For part two of our Sign Language for Babies series, DadLabs heads back to the Priscilla Pond Flawn Child and Family Laboratory where one of their master teachers shows parents a few useful signs to use with their kids. Learn how directional signs can help dads and moms communicate with children and find out in they are hurt or need help. Learn how some signs can resolve conflict between toddlers. Signs for feelings can also help kids communicate.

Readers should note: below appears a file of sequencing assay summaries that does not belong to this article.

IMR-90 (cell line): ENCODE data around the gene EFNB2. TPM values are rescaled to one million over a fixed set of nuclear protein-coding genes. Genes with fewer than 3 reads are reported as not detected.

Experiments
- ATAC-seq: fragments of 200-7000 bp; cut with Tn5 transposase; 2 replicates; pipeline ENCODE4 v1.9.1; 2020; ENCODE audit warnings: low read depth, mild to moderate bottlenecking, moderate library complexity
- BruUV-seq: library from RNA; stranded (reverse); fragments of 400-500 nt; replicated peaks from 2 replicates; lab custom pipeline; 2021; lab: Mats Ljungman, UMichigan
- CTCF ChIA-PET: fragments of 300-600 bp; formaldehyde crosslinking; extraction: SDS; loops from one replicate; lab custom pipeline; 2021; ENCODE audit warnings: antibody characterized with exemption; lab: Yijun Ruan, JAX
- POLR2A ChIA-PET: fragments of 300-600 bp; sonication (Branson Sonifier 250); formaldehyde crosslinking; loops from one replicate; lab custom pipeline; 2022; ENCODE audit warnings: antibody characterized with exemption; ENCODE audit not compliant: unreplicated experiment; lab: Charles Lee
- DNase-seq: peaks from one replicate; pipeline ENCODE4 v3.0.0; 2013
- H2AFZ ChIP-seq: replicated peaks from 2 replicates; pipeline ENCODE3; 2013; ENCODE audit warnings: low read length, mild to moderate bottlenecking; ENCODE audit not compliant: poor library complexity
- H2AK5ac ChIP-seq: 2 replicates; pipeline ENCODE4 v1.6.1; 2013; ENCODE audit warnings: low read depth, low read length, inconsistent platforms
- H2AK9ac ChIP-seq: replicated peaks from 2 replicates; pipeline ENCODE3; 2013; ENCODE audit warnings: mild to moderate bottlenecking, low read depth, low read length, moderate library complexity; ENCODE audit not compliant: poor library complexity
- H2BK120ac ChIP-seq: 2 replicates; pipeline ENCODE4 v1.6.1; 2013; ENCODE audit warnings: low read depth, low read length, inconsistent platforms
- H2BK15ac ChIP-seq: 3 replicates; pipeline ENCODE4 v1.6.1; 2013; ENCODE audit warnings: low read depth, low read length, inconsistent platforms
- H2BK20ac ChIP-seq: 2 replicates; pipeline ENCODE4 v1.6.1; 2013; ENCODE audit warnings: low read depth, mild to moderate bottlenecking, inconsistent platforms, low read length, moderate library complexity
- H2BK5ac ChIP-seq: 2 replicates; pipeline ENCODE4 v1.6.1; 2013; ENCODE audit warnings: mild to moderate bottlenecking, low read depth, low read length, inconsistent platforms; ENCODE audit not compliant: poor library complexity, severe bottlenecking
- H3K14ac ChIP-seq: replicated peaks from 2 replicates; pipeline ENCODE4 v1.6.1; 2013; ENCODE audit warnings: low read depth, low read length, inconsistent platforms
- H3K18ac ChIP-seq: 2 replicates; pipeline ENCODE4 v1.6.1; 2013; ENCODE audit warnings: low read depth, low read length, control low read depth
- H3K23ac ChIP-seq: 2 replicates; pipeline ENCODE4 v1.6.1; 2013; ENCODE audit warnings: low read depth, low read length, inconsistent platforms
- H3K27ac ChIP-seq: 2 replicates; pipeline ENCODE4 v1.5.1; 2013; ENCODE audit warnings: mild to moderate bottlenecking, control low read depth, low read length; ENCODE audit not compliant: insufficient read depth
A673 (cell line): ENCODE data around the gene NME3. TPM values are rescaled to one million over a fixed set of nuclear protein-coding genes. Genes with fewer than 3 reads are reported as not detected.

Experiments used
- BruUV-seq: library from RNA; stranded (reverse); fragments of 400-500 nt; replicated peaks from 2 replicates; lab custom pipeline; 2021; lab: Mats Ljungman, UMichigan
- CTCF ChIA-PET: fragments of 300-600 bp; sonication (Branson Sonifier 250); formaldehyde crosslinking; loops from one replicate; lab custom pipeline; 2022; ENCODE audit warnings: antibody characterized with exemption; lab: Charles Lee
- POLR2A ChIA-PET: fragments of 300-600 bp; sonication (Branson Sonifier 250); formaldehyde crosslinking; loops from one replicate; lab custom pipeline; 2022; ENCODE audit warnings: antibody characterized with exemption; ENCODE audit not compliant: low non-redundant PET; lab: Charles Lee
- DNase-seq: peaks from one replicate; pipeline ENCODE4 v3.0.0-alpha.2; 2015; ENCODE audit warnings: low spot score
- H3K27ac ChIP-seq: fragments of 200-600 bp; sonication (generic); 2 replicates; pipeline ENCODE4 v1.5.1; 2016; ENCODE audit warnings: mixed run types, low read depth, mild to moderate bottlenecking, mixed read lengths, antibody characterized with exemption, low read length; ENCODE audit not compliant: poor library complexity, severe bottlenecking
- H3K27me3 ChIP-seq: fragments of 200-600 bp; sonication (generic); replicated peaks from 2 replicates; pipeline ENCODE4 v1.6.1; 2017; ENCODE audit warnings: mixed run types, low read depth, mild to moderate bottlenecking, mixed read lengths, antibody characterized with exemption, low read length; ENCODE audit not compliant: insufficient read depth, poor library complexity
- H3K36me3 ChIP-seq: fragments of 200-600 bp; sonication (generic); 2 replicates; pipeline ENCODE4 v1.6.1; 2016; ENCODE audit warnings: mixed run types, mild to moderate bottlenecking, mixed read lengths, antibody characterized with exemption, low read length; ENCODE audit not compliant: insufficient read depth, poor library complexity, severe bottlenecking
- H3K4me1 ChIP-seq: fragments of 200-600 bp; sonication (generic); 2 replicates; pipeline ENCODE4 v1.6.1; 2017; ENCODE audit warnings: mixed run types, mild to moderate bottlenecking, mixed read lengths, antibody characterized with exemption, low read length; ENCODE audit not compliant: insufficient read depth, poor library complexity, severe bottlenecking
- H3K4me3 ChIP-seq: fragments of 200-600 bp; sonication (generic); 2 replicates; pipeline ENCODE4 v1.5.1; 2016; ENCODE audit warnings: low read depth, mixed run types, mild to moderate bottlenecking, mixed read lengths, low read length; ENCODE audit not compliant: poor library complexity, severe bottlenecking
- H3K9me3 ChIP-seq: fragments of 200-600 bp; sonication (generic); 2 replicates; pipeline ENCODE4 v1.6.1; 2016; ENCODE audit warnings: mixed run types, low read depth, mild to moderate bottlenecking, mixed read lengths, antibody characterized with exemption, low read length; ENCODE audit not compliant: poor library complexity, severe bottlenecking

Using Sign Language for Children Male: Today, the master teachers at the Priscilla Pond Flawn Child and Family Laboratory at the University of Texas teach us some useful signs. Male: We like to thank our sponsor, Baby Bjorn, makers of this wonderful chair. You know what I mean? Male: I’m going to guess paddy? Male: Paddy. Let’s watch some signs. Jennifer Bryce: Sharing with toddlers, when we have those communication episodes that break down communication. Often times it’s when they are hurt or when they’re sick, and it will be times of crying or stress where they aren’t able to communicate. So, one way as a parent or as a teacher, to communicate with that child is to ask them, “Are you hurt?” And this is the sign for hurt, and it’s a directional sign. So depending on where you signed this can help you ask the question, “Does your ear hurt? Is that why you’re crying? Does your throat hurt? Did you hurt your knee?” You can say, “Do you need help? Can I help you? And this is another directional sign of how. So can I help you or will you help me? If you have kids together, maybe in a classroom or siblings or a play date and they have conflicts over a toy, and it escalates. One way to help them communicate with each other is to maybe get signs in the middle of them like, “Can you guys share?” And it kind of separates them physically and helps cool down the situation a minute and kind of distracts them with the sign or could you help him or could you help her or will you give that to him. Or if it’s a little more serious, you can say, “Stop.” Kind of get right in the middle of them and try to maintain the space between them. Also, you can talk about feelings if someone has their feelings hurt. So they’re crying and they could be hurt but you don’t see blood. Say, “Are you sad?” Or “Are you mad?” “Are you angry?” “Did you get your feelings hurt?” And you can talk about feelings hurt, so you can build upon the signs. Male: We want to thank our good friends at the Priscilla Pond Flawn Child and Family Laboratory at the University of Texas. Male: We also like to thank our sponsors, Baby Bjorn, makers of this wonderful chair. Male: That’s all for us this week here in the lab.